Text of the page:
Natural disasters, such as earthquakes, flooding or fire, and acts of terrorism or sabotage affecting our operating activities and major facilities could materially and adversely affect our operations, our operating results and financial condition. In particular, we own and operate four dams in York County, Pennsylvania that were built to ensure a steady supply of water for the operation of our paper mill in Spring Grove, Pennsylvania, which is a primary manufacturing location for our envelope papers and engineered products. Each of these dams is classified as high hazard by the Commonwealth of Pennsylvania because they are located in close proximity to inhabited areas and sudden failure would endanger occupants or residential, commercial or industrial structures. Failure or breach of any of the dams, including as a result of natural disaster or act of terrorism or sabotage, could cause significant personal injuries and damage to residential and commercial property downstream for which we may be liable. The failure of a dam could also be extremely disruptive and result in damage to or the shutdown of our Spring Grove mill. Any losses or liabilities incurred due to the failure of one of our dams may not be fully covered by our insurance policies or may substantially exceed the limits of our policies, and could materially and adversely affect our operating results and financial condition.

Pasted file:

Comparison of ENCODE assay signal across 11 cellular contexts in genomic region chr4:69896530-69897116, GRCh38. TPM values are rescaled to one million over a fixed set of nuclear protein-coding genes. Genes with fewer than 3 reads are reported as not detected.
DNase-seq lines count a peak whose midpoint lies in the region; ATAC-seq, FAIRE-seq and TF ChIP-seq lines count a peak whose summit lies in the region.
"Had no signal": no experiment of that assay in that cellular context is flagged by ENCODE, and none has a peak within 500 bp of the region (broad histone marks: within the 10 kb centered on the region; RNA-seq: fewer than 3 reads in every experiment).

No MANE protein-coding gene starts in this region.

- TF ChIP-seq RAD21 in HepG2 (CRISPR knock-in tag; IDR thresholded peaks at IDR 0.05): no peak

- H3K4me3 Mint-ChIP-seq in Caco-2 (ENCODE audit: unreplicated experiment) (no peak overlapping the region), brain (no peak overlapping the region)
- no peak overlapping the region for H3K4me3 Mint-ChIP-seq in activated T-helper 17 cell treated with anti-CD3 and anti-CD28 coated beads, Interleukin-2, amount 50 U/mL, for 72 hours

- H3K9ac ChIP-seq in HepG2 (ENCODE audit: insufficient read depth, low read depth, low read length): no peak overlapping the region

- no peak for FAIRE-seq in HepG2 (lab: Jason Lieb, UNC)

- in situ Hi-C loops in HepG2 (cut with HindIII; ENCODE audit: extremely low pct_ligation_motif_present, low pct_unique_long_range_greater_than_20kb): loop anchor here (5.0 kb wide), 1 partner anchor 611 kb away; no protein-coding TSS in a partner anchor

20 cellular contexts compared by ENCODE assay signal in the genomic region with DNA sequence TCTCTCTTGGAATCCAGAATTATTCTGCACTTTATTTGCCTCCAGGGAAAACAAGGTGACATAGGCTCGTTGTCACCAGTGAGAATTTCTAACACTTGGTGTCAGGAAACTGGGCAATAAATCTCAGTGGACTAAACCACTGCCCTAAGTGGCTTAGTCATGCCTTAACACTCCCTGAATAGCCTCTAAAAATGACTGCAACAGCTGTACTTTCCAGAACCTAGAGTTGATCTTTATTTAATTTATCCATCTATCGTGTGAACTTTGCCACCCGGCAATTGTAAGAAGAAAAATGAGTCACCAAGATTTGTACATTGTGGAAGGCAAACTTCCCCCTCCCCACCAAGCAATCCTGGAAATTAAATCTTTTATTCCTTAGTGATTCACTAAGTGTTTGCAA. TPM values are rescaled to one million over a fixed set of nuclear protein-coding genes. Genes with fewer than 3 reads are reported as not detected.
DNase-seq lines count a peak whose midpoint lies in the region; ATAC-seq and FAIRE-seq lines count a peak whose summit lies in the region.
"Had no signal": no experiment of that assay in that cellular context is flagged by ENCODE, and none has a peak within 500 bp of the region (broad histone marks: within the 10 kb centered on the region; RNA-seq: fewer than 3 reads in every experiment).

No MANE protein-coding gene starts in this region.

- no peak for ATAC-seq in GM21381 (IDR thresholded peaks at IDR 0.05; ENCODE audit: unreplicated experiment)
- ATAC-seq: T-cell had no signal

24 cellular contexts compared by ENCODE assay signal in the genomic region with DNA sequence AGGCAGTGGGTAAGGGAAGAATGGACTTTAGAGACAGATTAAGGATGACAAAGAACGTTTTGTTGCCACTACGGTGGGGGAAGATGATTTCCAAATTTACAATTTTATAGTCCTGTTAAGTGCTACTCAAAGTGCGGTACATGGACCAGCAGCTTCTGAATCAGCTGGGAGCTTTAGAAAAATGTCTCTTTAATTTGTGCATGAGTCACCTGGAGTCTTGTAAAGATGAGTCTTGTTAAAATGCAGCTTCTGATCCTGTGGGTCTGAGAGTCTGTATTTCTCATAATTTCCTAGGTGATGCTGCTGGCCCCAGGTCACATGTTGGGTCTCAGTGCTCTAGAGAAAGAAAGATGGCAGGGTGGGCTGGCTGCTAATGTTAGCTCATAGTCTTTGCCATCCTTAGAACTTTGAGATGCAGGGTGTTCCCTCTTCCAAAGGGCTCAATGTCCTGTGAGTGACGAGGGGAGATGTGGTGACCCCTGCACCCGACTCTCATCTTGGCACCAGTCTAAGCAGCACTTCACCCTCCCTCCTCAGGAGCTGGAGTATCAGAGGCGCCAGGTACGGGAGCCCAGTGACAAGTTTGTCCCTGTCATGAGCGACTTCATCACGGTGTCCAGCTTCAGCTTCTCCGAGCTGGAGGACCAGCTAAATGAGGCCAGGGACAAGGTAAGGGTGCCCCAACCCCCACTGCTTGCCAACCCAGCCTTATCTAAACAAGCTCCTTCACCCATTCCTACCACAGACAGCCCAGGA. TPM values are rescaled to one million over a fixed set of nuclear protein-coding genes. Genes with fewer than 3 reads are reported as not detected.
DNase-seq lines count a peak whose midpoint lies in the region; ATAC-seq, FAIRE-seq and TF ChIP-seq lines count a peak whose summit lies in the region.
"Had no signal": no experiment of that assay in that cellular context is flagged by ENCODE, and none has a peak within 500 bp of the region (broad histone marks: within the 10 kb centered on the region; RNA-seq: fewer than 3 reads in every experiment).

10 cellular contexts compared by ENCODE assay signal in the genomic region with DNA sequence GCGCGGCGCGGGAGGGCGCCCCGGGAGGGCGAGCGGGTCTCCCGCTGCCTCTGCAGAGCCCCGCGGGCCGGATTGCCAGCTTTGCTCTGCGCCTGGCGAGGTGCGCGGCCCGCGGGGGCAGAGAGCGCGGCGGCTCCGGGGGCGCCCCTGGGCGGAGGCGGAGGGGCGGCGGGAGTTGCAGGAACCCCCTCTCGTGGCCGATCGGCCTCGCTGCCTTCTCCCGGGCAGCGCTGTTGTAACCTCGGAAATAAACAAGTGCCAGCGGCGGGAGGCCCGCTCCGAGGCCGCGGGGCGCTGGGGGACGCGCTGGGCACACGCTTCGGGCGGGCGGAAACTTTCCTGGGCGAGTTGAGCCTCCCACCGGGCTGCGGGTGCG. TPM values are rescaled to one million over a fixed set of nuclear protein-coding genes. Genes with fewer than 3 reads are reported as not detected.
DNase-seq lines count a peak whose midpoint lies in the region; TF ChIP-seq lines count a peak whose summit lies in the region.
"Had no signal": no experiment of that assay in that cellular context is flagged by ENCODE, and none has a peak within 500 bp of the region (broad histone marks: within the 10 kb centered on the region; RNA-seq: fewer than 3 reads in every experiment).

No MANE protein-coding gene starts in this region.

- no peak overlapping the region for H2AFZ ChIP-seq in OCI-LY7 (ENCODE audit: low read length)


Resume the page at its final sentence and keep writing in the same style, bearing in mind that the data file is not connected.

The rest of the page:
In addition, many of our paper making operations require a reliable and abundant supply of water. Such mills rely on a local water body or water source for their water needs and, therefore, are particularly impacted by drought conditions or other natural or manmade interruptions to its water supplies. At various times and for differing periods, each of our mills has had to modify operations due to water shortages or low flow conditions in its principal water supplies. Any interruption or curtailment of operations at any of our paper mills due to drought or low flow conditions at the principal water source or another cause could materially and adversely affect our operating results and financial condition.